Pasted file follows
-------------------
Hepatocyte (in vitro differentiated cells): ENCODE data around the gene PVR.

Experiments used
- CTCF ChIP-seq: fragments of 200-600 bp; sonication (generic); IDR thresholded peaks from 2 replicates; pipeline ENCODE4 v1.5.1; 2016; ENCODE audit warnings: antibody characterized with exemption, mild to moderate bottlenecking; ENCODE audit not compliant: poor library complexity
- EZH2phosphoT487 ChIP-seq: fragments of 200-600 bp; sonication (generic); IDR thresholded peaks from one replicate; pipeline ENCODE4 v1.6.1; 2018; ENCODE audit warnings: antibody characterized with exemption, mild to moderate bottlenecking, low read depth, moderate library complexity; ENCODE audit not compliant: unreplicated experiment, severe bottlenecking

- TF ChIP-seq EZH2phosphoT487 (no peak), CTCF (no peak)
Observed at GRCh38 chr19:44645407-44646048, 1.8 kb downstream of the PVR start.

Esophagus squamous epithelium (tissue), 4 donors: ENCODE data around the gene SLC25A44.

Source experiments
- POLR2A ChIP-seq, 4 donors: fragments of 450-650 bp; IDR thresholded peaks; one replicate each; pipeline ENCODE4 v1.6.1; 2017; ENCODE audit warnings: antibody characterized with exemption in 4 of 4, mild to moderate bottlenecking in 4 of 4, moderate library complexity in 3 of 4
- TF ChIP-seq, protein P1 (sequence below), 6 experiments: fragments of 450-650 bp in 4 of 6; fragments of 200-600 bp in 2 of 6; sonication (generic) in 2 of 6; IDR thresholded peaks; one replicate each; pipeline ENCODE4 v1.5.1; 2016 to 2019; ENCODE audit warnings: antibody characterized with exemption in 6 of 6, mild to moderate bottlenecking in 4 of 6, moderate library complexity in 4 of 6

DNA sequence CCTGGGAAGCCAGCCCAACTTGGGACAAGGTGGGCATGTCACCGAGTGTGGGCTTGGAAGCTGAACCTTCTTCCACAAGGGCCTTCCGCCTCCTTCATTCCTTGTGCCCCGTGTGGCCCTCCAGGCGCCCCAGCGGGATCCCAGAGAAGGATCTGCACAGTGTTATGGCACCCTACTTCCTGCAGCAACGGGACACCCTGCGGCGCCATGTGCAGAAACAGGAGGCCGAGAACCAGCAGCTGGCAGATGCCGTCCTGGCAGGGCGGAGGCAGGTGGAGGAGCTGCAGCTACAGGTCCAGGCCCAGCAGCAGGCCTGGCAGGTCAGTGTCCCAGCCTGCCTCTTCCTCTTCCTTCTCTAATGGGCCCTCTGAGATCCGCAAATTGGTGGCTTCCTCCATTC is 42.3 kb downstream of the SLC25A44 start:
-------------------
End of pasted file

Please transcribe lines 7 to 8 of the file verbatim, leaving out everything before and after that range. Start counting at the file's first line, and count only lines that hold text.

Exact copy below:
Esophagus squamous epithelium (tissue), 4 donors: ENCODE data around the gene SLC25A44.

Source experiments